Kula: Back to square one if marriage and divorce bill not tabled
KUALA LUMPUR: For DAP MP M Kulasegaran, it is back to square one dealing with cases involving non-Muslims and their Muslim partners.
Disappointed that there were tell-tale signs that the Law Reform (Marriage and Divorce) (Amendment) Act 2016 would not be tabled at the Dewan Rakyat this sitting, he recalled his first two cases he had to deal with in the mid-1980s that set him on his journey to push for the bill.
The first was a Sikh man caught in close proximity with a Muslim woman. Kula said the Sikh man was forced to convert and get married to the Muslim lady.
Not knowing his rights, Kula said the man had converted but divorced his wife several years later.
The second case was a Hindu man who married a Muslim lady after his Hindu wife packed her bags and left to her parents’ home with their three children.
“After she left, he used to buy nasi lemak. He got married (to the nasi lemak seller) and became a Muslim.
“After having two children, he wanted to go back to the first wife but couldn’t.
“He went to the third floor and committed suicide. He was only 34,” Kula told FMT.
Under Malaysian law, he said the father’s property goes to the Muslim side of the family.
“Is this fair? The Hindu wife and her kids do not get anything. It is no fault of the children.”
Kula said this issue is addressed in the reform bill waiting to be tabled.
The civil litigation and criminal lawyer for 33 years said there was so much excitement on Nov 21, 2016 when the government finally said they will table the bill.
“For many people, it was a dream come true. So many people are suffering. Family trauma and all that would have been put to rest with this amendment.”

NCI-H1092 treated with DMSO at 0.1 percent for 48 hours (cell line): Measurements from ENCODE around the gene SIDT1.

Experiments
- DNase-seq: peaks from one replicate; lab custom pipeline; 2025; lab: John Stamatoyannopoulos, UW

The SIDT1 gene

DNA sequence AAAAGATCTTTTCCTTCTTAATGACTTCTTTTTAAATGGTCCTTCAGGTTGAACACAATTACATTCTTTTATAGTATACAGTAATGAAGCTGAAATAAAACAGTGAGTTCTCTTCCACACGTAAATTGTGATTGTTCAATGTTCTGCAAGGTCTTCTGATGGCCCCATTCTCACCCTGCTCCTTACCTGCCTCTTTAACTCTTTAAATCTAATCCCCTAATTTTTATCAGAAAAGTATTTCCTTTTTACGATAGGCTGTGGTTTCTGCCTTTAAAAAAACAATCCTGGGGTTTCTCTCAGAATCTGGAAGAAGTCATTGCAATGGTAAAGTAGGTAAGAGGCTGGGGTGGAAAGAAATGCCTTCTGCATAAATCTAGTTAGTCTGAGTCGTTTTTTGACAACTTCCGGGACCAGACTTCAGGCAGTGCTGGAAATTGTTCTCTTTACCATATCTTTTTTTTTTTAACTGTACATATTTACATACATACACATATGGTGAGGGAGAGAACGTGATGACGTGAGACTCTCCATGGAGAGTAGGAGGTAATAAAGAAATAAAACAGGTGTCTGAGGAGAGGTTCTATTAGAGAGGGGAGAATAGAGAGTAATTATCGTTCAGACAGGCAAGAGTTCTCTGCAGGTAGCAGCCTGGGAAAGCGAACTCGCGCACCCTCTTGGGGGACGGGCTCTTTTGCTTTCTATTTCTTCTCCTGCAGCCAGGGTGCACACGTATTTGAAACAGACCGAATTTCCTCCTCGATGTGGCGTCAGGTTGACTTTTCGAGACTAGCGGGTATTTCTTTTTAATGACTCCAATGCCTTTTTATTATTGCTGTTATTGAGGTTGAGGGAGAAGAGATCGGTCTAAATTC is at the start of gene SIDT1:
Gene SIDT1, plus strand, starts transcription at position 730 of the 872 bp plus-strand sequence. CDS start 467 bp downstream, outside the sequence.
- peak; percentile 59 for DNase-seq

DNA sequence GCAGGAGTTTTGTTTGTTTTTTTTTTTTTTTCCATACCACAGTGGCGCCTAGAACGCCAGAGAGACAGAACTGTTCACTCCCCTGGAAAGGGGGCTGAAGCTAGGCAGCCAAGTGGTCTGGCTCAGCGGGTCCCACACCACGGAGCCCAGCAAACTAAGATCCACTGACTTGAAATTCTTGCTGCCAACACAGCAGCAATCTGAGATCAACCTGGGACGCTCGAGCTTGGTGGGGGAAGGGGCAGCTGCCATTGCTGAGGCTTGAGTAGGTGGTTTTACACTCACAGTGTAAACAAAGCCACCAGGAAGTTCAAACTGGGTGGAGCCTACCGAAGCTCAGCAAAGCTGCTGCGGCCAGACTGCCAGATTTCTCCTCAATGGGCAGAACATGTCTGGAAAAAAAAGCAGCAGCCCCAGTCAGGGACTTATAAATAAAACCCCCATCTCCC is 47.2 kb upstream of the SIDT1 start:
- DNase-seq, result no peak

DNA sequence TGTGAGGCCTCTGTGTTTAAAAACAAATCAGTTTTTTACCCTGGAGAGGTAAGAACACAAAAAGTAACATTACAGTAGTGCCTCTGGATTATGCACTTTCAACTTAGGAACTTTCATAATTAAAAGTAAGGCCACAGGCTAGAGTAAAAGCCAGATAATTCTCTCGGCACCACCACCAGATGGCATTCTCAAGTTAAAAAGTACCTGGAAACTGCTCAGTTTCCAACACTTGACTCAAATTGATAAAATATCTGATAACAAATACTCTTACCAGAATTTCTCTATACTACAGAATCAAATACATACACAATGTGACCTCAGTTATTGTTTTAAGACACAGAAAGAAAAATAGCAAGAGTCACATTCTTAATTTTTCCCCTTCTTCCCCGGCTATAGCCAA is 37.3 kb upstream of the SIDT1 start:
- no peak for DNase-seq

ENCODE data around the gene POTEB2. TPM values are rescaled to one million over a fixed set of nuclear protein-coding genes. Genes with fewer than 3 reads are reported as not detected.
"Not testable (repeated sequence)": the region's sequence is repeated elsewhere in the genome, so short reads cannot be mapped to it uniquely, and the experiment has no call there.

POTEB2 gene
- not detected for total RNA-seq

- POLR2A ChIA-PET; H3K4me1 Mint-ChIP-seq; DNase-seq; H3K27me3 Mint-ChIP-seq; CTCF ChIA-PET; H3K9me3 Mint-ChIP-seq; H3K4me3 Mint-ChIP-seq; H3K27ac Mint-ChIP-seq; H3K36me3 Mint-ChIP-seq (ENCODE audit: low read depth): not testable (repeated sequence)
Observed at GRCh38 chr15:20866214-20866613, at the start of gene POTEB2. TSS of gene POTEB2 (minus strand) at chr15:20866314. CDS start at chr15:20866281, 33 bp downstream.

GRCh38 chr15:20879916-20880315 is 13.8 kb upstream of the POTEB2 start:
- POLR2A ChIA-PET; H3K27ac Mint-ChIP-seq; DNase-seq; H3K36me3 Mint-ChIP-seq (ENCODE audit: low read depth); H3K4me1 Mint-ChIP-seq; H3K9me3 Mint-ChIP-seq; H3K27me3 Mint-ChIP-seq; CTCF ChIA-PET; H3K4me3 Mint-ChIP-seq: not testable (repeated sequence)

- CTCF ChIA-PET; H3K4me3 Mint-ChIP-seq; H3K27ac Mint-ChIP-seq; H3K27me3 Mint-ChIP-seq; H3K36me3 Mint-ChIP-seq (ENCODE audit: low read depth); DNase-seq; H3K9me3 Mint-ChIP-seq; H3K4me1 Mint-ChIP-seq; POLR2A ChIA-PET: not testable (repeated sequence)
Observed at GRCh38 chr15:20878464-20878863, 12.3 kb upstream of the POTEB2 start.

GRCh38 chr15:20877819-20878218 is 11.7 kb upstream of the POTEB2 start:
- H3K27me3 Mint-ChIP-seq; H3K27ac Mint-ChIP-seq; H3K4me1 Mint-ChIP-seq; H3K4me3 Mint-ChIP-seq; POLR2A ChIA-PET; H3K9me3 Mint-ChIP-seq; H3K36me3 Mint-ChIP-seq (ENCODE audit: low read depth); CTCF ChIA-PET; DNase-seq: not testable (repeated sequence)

He said the bill was one of the most progressive and far-sighted bills which filled the hearts and minds of everyone.
“It is rarest kind of bill filled with retrospect effectiveness.”
Clarifying “retrospect effectiveness”, he said it would have had answers to many cases he handled in court where a man and wife were not able to fight their case in civil courts after one of them brought along a certificate proving he or she had converted to Islam.
He said the bill, which addressed the issue, would have allowed families to conclude their case in civil courts.
“Anyone wanting to be a Muslim, they can do it. No qualms. That is between that person and God. But these people underwent a civil marriage and they should settle their differences in the civil court first.”
Unfortunately, he said these cases will be left unsolved if the bill is not tabled in the Dewan Rakyat.
He cited another case where a multi-millionaire father had refused to support his children’s education.
“I took up the case. I lost in court. Now, the reform bill looks into this issue.
“To see this in print in the act was a joy as a father is compelled to finance his children’s education if he is capable under this bill.”
He also touched on young children who are converted without their knowledge and input. “They are caught in a limbo. What do you do with them? Why don’t the authorities address the issue?”
Kula is the lawyer for M Indira Gandhi, whose former husband K Pathmanathan converted to Islam on March 11, 2009, taking the name of Muhammad Riduan Abdullah. He left the house three weeks later with their youngest child.
On April 2, 2009, he converted all three children to Islam without their knowledge and presence, and without Indira’s consent. He went to the shariah court several days later to obtain custody over them.
Indira’s eldest daughter, Tevi Darsiny, is now an adult at 20 while her brother, Karan Dinish, turns 19 in October. They are old enough to decide their own faiths.
Nine-year-old Prasana Diksa’s location remains unknown after being snatched by Riduan seven years ago.
Kula hopes Barisan Nasional component parties, MCA and MIC, will come forward to make sure no one “rolls back the carpet”.
Kula had said in the third week of the parliamentary session that the bill was pushed down to No 8, which indicates there is no priority in getting the bill passed.
The current sitting of the Dewan Rakyat ends on April 6.
The bill puts in place legal safeguards against unilateral conversion of minors to Islam, and addresses disputes due to the dissolution of marriage arising from a conversion by making clear that the couple can divorce in a civil court and not in a shariah court.